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The Blue Comet

A luxurious passenger train streaking over the Pine Barrens between 1929 and 1941, the Blue Comet was a marvel of speed, luxury, and glamor. It was also, and essentially, New Jerseys marvelit carried its well-heeled passengers back and forth between Jersey City and Atlantic City. It symbolized New Jerseys determination to flourish without becoming a mere satellite of New York; Manhattan passengers had to make their way to Jersey City before they could settle themselves in the Blue Comet for the short trip to the shore.

In this episode, the Blue Comet symbolizes the determination of the New Jersey mob family to survive without being swept into the orbit of Phil Leotardos New York-based family. Phil decides to go to war to take out the New Jersey family; he calls them pygmies, disparages their morals (they harbored a homosexual made manuntil Phil killed him, that is), and castigates their liturgical laxity (anyone can be made in New Jersey; furthermore, their induction ceremony was far too relaxed for Phils taste). All this, in Phils view, deserves the death penalty. So he decides to take out the three top people Tony, Bobby, and Silvioand absorb the remnants into his New York family. At last, mere anarchy is loosed upon the worldwe have our mob war.

Tony hears about the proposed hit from the FBI man (Agent Harris) who eats at Satriales the tip is, in some sense, payback for Tonys information about the Muslims suspected of terrorism. So Tony realizes that he has to take out Phil in order to survive. He gives the job to Bobby, who eventually decides to bring in the Italian hit men who worked for them successfully on a prior occasion. But on this occasion, things go badlythe hit takes place at the home of Phils mistress, but Phil isnt there at the time instead, her father, who looks like Phil, is visiting. The Italians kill the father and the mistress instead.By the time the mistake is discovered, precious time has been lost. The hits on the Soprano leadership are proceeding apace. Bobby is in a model train store, buying a model Blue Comet train, chatting amiably with the owner about how people were better and kinder during the real Blue Comets heyday, when he is shot down, brutally, by two of Phils hitmen. A model train comes crashing to the ground. Two other hit men block off Silvio and Patsy Parisis car at the Bada Bing, opening fire on them. Silvio is hit badly, but not killed; we later learn that he lies comatose in a hospital bed, unlikely ever to awake.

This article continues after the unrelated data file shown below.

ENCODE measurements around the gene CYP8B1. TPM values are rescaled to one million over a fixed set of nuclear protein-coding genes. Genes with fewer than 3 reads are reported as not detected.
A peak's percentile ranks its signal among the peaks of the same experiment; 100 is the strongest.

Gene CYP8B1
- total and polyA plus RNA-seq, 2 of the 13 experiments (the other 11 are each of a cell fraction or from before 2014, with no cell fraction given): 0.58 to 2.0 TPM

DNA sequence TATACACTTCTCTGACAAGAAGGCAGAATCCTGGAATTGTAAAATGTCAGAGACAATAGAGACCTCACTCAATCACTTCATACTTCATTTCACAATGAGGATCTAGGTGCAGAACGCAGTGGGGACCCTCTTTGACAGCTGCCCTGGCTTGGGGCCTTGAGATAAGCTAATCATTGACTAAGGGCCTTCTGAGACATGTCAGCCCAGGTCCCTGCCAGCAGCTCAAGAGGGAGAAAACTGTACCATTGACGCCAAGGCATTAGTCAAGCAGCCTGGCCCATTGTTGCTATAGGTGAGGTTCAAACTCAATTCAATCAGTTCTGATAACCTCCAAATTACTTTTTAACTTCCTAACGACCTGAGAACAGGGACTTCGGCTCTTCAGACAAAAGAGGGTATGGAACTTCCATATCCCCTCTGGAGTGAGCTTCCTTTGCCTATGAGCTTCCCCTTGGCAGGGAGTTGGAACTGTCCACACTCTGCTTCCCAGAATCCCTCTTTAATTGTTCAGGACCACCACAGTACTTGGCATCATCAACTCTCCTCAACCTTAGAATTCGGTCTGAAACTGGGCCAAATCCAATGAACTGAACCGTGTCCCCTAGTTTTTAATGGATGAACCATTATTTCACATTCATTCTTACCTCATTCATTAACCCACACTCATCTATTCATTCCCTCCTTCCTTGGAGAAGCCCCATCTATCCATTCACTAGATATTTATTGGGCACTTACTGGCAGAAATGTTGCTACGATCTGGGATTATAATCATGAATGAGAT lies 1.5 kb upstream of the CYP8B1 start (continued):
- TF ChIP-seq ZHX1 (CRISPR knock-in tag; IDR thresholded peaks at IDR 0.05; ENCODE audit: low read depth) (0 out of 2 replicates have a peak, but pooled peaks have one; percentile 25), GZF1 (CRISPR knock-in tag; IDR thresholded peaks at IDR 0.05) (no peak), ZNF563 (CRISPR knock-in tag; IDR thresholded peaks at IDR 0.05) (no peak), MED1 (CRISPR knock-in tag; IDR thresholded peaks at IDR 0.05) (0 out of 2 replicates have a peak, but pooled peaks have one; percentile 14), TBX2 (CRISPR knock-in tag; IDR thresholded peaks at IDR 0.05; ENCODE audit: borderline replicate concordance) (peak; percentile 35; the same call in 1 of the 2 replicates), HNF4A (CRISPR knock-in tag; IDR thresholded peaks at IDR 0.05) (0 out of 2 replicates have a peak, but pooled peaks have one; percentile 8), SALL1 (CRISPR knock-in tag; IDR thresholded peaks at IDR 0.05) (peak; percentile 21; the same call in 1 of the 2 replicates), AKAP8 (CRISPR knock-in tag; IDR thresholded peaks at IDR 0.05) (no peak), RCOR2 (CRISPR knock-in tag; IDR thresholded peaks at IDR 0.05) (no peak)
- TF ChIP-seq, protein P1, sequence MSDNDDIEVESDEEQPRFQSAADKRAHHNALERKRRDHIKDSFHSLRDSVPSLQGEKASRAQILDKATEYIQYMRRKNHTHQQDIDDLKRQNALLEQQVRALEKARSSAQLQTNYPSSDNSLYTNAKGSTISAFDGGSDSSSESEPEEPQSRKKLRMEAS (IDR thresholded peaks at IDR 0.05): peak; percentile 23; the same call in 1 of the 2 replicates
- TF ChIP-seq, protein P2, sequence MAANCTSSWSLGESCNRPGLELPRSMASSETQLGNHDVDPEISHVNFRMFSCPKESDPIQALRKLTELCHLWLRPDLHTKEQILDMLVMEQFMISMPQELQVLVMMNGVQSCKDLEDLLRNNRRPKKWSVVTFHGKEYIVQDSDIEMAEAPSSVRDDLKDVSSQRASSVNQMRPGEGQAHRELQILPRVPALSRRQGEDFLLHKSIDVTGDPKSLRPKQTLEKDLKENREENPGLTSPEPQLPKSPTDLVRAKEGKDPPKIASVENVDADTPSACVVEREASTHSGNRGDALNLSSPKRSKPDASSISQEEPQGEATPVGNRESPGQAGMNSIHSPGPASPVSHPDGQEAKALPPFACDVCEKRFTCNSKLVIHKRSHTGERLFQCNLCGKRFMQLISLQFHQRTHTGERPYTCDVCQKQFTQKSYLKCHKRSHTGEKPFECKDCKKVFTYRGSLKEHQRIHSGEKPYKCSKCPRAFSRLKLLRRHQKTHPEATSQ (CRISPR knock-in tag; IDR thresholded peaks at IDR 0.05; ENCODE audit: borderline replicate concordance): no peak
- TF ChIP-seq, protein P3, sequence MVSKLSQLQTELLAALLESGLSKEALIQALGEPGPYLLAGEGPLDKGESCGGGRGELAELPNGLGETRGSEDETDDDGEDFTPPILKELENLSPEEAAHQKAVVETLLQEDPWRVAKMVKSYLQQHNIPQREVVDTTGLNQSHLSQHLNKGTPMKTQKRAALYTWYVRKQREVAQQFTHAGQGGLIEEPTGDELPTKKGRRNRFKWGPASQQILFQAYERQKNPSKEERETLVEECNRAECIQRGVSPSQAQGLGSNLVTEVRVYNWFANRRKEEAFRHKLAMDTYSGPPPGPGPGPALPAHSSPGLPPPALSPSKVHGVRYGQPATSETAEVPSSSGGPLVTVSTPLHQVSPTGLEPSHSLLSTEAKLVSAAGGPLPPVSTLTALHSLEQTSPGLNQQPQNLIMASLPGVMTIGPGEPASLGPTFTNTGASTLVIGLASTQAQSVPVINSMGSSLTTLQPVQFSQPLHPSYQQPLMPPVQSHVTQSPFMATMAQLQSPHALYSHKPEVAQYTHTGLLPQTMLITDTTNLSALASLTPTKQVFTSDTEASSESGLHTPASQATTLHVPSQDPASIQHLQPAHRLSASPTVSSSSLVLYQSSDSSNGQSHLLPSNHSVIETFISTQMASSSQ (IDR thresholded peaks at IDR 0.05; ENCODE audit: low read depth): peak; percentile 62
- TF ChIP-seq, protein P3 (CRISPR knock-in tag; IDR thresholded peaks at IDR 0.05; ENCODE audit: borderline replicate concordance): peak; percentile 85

What about Tony? It hasnt been a good week for him or for the reputation of psychiatrists. AJs bills for the psychiatric hospital are $2200 a day and its not clear they actually did anything more than warehouse the boy. When speaking with someone from the hospital, Tonys told that kids in crisis dont need talk therapythey need a safe, unstressed place. And Tony is told, by his own therapist Dr. Melfi, that talk therapy isnt helping him. After her own psychiatrist at a dinner party where he unprofessionally talks about the case -- convinces her that sociopaths are actually made worse by talk therapy (they use it to practice manipulation) and she finally internalizes the fact that Tonys a sociopath (the article about how sociopaths do have sympathy --for babies and animals finally rings a bell), she unceremoniously and ungraciously dumps him as a patient. The proximate cause is the fact that he ripped a barbeque recipe out of her office magazineaptly titled "Departures". With displaced anger, she asks him why he didnt think about the desires of her other patients to read the magazine too. Yesthats his biggest problem. Sure it is.

Tony goes home, and hustles the family together to go into hiding without him. He smacks AJ around a bitimpatient with his whiningand reassures Carmela that they wont go after the family. But you can see that she loves himits not only herself and the children that shes worried about. Carmela, in my view, is clearly morally superior to Dr. Melfi in this episode--Dr. Melfi discharges Tony as a patient when he becomes an inconvient embarassment to her, due to the (improper) public discussion of her patient at a dinner party of psychiatrists. The manner in which she discharges him is also all about her--not about his welfare, or even the welfare of his son.

Tony, Paulie, and a few loyal members of his crew hide out in a safe house. Tony lies on the bed grasping the automatic gun that Bobby gave him for his birthday presentremembering their conversation about whether you hear the shot that kills you.

One more week. I now think theres a chance that Tony wont die. "The Second Coming"the "rough beast, its hour come round at last," may be a newly empowered and feral Tony who amalgamates the New York family to his own by killing Phil. If he survives, he will be strongfree from the need to follow conventional morality, free from the need to nurse his own psychic wounds in therapy, he will be a rough beast indeed.

About the Author

Cathleen Kaveny is the Darald and Juliet Libby Professor in the Theology Department and Law School at Boston College.



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When Phil Leotardo was recounting his reasons for going to war -- harboring a gay man, and what you, Cathy, aptly called "liturgical laxity," I couldn't help thinking: Phil is a fundamentalist. I also can't help thinking that David Chase intended a clear allusion to religious fundamentalism.

Thank you for the recap.In some way, I found the Melfi-Kupferberg dinner party to be as ugly as the brutal killings -- Kupferberg's betrayal of Melfi being part of a more refined, and for that reason a more vicious act of character assassination. Kupferberg's inexcusable disclosure of the patient's identity and his second-hand analyses of Tony's behavior as that of a manipulative sociopath was only intended to viciously undermine and humiliate Melfi (I guess therapist's know exactly how to go for the jugular vein).As to Tony's character, I found an analyses by Matt Feeney at, which discusses the series up through season four. The writer, rightfully I think, contends that Tony "is not a sociopath. He is a bad person." -- driven by the conflict with his conscience. As the Sibyl episode suggested early on, he is his own worst enemy.In that regard, Tony's reaction when Melfi announced she was terminating therapy had an element of sadness that seemed like heartbreak to me. I felt he was truly stung by her rejection, although he tried to cover it up with his usual mobster bravado.